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Copyright 2012. Nova Science Publishers, Inc. All rights reserved.

. May not be reproduced in any form without permission from the publisher, except fair uses permitted under Lupus Erythematosus 17

was realized, particularly in women [24]. Results from the largest UK study in Birmingham
showed that in a population of 1.2 million, there were 242 adult people known to have lupus
and 33 new cases of lupus diagnosed in one year (ie, 1991; children were not studied) [24].
From these figures, the prevalence and incidence rates for lupus, corrected for the age of the
population, were calculated. The prevalence was 28 per 100,000, that is, about one person in
3,500 had lupus [24]. The incidence (new cases per year) was 3.8 per 100,000, that is about
one person in 26,300 developed the disease that year. Previous results from the smaller cities
of Nottingham and Leicester were very similar. Many studies have shown that women are
about 10 times more likely to have or to develop lupus than men [24]. In Birmingham, the
figures showed that lupus occurred in almost exactly one in 2,500 adult women; which shows
that lupus is not a rare disease in women. It is, however, rare in men; lupus occurred in
approximately 1 in 25,000 adult men. Although the disease can start at any age, the first signs
of the disease in women usually appear during the reproductive years (after the onset of
menstrual periods and before the menopause) [24]. The disease is most commonly diagnosed
in women between the ages of 20 and 40, and it appears to be milder than in those patients in
whom the disease starts after menopause. There is no particular age pattern in men with
lupus. It is also well recognized that people from different ethnic and racial backgrounds are
at different risks of developing lupus. People of Afro-Caribbean origin are particularly likely
to develop the disease, even when they are born and live in North America or the UK.
Surprisingly, people of West African origin (from which the Afro-Caribbean populations
were descended) are at low risk of developing lupus. Studies have suggested that up to 1 in
250 women in Jamaica develop lupus. In Birmingham, 1 in 500 women of Afro-Caribbean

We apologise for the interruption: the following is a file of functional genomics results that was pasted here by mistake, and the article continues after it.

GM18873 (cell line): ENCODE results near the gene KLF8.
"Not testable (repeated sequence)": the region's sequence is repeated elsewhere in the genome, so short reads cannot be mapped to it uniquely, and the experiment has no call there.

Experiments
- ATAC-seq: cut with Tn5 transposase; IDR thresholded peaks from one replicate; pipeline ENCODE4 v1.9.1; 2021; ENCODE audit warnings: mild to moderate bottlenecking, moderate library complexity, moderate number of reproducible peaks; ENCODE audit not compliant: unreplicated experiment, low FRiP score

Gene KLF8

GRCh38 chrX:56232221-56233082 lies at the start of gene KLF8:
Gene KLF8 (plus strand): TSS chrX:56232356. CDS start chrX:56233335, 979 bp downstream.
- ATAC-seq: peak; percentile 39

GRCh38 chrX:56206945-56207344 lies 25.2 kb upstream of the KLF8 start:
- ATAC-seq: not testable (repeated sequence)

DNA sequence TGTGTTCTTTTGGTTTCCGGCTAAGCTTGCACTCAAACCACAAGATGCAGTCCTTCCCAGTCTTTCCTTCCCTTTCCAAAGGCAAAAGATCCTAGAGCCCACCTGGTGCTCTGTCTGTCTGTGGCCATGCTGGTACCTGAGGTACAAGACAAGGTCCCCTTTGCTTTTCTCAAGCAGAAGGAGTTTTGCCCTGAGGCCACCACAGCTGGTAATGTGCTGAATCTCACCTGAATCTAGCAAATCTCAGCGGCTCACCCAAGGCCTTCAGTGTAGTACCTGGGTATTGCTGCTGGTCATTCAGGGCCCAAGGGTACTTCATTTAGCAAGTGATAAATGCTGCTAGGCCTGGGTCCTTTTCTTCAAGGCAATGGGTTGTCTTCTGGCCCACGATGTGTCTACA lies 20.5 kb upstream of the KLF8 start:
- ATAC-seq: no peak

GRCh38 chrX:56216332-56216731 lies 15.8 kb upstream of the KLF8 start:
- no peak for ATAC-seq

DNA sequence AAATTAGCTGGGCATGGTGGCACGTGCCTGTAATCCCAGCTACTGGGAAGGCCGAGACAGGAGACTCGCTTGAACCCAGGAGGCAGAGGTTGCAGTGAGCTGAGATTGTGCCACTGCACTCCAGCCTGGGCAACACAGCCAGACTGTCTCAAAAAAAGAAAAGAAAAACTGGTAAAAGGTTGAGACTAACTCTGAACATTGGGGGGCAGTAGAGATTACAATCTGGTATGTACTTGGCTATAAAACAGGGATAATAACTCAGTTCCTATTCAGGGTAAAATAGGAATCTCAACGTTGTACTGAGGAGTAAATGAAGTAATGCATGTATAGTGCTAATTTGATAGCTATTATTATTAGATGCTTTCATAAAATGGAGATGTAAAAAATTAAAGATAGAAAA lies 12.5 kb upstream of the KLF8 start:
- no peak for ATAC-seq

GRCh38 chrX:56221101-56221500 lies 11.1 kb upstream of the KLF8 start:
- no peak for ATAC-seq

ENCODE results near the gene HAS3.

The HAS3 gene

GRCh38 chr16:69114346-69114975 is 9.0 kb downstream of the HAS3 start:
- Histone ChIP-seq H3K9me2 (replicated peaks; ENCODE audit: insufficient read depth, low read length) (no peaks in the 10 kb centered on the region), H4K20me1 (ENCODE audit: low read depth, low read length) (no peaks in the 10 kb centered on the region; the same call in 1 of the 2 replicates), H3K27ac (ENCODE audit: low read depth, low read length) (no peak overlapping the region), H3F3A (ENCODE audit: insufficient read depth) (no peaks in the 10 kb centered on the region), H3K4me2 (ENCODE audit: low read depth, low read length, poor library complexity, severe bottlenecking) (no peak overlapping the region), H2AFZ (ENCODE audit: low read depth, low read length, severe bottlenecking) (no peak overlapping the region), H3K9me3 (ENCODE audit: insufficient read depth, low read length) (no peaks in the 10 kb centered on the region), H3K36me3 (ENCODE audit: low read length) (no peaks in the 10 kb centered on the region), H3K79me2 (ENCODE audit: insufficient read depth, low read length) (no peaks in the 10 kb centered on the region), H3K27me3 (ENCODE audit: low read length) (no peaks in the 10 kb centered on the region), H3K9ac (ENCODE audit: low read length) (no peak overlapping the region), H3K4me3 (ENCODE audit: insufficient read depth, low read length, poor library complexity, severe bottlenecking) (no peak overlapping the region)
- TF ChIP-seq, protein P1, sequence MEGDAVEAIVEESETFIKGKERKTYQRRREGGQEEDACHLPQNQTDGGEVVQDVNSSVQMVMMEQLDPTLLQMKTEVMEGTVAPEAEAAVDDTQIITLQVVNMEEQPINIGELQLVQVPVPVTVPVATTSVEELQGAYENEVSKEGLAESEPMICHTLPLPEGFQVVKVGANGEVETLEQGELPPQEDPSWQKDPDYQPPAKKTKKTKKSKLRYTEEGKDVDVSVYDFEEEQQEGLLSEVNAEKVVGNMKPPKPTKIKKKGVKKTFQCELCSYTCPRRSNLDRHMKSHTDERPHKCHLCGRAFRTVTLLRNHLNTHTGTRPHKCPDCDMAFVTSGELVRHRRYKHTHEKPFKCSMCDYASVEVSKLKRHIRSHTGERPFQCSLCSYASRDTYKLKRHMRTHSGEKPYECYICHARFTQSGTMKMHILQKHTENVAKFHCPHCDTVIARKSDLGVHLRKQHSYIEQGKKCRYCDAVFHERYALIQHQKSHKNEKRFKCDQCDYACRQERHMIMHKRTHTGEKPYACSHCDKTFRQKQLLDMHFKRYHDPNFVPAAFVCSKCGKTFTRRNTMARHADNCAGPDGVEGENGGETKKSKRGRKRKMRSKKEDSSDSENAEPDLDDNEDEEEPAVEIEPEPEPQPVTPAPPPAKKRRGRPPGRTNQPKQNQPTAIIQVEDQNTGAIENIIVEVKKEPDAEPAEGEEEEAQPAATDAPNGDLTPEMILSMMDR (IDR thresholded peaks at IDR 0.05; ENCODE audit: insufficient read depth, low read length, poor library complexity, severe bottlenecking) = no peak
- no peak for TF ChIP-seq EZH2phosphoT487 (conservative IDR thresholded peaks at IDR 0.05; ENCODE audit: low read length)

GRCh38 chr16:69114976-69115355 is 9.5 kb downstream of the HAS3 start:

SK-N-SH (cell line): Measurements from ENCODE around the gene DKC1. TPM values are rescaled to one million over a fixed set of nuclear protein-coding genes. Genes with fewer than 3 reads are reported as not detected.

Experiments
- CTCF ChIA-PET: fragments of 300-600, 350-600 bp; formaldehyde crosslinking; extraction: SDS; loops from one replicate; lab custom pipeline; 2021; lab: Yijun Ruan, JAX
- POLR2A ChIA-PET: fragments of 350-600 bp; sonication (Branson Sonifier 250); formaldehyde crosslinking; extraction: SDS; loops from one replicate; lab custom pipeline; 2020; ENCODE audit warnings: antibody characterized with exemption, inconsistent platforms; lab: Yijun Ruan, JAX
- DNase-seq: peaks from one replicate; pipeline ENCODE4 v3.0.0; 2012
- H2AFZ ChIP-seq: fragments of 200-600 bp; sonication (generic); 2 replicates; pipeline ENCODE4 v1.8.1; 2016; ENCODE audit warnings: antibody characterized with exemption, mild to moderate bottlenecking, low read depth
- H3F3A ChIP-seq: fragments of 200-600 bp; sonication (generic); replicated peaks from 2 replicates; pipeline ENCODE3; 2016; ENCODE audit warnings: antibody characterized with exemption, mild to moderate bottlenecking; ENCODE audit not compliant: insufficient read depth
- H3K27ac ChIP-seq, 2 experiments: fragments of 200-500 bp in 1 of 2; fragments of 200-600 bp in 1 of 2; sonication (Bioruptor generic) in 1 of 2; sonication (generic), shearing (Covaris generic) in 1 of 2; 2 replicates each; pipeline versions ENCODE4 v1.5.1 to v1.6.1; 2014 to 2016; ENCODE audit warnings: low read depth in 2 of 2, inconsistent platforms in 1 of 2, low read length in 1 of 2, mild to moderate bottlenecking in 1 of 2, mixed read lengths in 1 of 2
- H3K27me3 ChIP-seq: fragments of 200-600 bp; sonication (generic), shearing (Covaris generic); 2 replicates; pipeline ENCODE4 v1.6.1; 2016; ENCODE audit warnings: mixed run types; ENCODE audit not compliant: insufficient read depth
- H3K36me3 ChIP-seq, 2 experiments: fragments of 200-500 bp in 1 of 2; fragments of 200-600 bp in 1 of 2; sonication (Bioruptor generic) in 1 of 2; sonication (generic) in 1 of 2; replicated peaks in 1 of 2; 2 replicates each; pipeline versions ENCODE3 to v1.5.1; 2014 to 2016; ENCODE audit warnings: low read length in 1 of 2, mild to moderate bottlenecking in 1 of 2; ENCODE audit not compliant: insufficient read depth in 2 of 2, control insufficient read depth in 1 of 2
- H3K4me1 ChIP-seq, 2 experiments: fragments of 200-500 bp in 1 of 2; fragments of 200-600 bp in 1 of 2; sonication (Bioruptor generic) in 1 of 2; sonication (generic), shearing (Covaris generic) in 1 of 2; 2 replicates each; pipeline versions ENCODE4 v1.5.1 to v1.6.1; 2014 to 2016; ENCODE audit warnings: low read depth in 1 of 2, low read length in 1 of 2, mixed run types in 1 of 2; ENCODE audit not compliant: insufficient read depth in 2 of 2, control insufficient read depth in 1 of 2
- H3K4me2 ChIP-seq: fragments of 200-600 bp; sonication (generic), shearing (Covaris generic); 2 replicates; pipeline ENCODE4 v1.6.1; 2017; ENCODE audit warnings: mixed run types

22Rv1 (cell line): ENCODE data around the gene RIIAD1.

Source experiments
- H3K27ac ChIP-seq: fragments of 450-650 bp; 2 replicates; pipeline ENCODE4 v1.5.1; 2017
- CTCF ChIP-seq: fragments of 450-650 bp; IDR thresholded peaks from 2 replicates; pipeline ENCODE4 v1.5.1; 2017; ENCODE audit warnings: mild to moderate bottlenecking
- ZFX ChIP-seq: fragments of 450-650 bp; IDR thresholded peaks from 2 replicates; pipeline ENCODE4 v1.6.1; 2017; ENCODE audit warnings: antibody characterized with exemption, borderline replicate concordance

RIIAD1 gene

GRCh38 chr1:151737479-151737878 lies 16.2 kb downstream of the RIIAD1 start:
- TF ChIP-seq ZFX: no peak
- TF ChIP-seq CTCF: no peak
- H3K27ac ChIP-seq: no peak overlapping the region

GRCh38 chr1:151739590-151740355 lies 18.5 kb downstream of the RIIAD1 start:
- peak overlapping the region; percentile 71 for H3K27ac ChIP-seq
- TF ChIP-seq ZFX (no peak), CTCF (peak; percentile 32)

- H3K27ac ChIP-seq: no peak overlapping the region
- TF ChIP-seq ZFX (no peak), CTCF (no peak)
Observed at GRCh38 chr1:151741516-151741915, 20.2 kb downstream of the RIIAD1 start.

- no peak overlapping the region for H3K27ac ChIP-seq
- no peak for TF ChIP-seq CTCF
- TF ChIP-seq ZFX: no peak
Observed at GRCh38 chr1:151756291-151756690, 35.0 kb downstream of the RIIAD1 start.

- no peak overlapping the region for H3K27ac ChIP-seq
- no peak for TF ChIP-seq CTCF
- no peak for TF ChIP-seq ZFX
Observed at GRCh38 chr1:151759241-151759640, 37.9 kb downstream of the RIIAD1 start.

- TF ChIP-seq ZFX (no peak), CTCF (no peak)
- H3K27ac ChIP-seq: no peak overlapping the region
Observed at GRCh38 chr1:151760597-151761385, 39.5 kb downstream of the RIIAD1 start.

background have lupus, compared with about 1 in 1000 women from India and Pakistan, and
about 1 in 2,500 white European Caucasians [24]. Other studies have shown that people of
Chinese and Polynesian backgrounds are also at increased risk of developing lupus, compared
with white Caucasians. These observations on the different risks of developing lupus in
different populations have suggested that genetic factors play an important role in the
development of the disease [24]. Of course, these findings do not rule out a role for
environmental factors, which may be shared by people from differing genetic backgrounds.
No single known gene puts people at risk of developing lupus (unlike hemophilia and cystic
fibrosis). It seems most likely that between 20 and 80 genes contribute to the risk of lupus,
and that these genes combine with environmental factors to determine whether the disease
develops and when. The environmental factors include exposure to UV light (sun
exposure), selected infections, possible chemicals in the environment, factors related to stress
(not well-identified) and female hormonal activity (for example, estrogen-containing
contraceptives, or pregnancy). These factors combine to influence the immune system such
that immune abnormalities result, and the disease develops (or recurs) [24]. Multiple studies
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have tried to link genetical susceptibility to lupus to 1) genes downstream of TNFAIP3 and 2)
to genetic variants in complement Factor H and Factor H-related genes [25, 26]. In studies of
identical twinsgenetically identical personswhen one twin has lupus, the other twin has a
24-percent chance of developing it [27]. The Gullah population of the Sea Islands of South
Carolina is a unique group of African Americans who, due to geographic and cultural factors,
remained isolated with minimal genetic admixture until the 1950s [28]. Because of the unique
homogeneous nature of the Gullah, a large prevalence of SLE has been noted in this
population, demonstrating genetic clustering when compared with other groups of people
affected by lupus [28].

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